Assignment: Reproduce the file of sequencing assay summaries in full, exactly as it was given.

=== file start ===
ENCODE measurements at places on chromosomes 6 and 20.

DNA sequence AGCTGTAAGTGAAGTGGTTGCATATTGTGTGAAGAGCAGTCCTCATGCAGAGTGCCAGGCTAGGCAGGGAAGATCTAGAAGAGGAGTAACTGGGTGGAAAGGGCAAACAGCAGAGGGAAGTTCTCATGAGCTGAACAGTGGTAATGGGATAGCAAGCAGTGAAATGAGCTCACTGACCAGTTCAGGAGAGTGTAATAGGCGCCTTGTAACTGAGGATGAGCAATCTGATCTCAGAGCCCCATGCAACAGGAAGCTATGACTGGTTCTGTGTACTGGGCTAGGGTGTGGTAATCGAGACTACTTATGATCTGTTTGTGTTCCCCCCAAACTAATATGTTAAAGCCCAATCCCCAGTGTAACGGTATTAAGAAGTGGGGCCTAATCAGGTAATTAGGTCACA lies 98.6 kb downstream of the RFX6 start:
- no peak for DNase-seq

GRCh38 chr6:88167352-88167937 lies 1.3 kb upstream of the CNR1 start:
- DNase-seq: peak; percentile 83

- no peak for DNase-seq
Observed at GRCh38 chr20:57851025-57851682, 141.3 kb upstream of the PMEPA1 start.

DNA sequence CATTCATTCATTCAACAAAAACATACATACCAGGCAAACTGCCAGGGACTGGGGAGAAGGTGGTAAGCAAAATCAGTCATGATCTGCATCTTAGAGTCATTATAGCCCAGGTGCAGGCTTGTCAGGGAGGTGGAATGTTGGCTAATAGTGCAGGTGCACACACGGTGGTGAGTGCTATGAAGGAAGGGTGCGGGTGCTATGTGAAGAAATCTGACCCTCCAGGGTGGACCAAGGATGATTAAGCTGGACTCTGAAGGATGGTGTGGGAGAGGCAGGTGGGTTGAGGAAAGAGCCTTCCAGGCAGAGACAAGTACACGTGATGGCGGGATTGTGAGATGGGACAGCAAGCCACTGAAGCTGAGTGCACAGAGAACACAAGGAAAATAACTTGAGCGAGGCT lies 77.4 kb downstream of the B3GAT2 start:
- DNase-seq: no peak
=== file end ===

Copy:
ENCODE measurements at places on chromosomes 6 and 20.

DNA sequence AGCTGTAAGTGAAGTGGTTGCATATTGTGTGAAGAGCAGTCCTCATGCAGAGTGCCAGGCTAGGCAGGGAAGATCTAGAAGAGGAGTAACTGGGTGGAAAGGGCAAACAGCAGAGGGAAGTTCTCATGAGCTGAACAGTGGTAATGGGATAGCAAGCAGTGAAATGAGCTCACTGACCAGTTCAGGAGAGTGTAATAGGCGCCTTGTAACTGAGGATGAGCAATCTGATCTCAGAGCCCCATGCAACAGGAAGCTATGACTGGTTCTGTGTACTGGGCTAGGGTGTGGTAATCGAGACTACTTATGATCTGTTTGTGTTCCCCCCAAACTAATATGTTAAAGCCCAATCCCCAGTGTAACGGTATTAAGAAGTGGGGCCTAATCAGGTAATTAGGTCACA lies 98.6 kb downstream of the RFX6 start:
- no peak for DNase-seq

GRCh38 chr6:88167352-88167937 lies 1.3 kb upstream of the CNR1 start:
- DNase-seq: peak; percentile 83

- no peak for DNase-seq
Observed at GRCh38 chr20:57851025-57851682, 141.3 kb upstream of the PMEPA1 start.

DNA sequence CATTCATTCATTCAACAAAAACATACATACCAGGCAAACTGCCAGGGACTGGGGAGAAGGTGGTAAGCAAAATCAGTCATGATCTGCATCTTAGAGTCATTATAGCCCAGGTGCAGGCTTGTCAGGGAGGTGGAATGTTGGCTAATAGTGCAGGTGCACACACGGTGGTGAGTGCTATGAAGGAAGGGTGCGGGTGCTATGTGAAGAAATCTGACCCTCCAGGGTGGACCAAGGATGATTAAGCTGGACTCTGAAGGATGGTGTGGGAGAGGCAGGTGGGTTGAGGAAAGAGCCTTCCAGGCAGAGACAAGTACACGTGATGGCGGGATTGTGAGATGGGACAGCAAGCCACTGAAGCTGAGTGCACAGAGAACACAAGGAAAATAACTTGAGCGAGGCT lies 77.4 kb downstream of the B3GAT2 start:
- DNase-seq: no peak